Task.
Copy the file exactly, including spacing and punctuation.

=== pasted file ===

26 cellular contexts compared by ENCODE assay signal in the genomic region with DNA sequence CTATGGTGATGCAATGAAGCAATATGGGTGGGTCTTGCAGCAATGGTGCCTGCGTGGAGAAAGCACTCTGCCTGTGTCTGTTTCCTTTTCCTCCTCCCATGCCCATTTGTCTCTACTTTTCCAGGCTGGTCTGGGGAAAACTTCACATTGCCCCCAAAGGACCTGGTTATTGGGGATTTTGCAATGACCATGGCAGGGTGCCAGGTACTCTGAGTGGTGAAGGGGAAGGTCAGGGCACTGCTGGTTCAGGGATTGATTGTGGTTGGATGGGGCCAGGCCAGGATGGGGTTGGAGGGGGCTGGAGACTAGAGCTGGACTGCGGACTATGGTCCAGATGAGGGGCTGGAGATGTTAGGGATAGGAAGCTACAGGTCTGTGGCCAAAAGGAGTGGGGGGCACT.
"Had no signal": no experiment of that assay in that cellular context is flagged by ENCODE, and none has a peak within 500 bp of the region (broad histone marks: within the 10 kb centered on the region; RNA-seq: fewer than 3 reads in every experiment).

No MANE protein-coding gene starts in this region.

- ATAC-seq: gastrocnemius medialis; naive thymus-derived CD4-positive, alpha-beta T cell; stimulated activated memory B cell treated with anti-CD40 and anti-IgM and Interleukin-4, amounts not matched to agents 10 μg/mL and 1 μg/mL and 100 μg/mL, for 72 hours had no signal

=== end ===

26 cellular contexts compared by ENCODE assay signal in the genomic region with DNA sequence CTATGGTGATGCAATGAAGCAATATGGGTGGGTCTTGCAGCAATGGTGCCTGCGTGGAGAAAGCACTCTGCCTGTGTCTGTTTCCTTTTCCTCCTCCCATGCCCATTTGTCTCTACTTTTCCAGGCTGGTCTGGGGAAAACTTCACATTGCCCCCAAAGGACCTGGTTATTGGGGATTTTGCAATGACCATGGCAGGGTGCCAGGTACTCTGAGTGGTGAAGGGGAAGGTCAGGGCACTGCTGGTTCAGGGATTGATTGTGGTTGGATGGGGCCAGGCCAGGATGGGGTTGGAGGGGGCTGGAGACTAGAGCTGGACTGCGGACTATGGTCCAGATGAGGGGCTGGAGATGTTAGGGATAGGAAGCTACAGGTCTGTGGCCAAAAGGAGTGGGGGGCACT.
"Had no signal": no experiment of that assay in that cellular context is flagged by ENCODE, and none has a peak within 500 bp of the region (broad histone marks: within the 10 kb centered on the region; RNA-seq: fewer than 3 reads in every experiment).

No MANE protein-coding gene starts in this region.

- ATAC-seq: gastrocnemius medialis; naive thymus-derived CD4-positive, alpha-beta T cell; stimulated activated memory B cell treated with anti-CD40 and anti-IgM and Interleukin-4, amounts not matched to agents 10 μg/mL and 1 μg/mL and 100 μg/mL, for 72 hours had no signal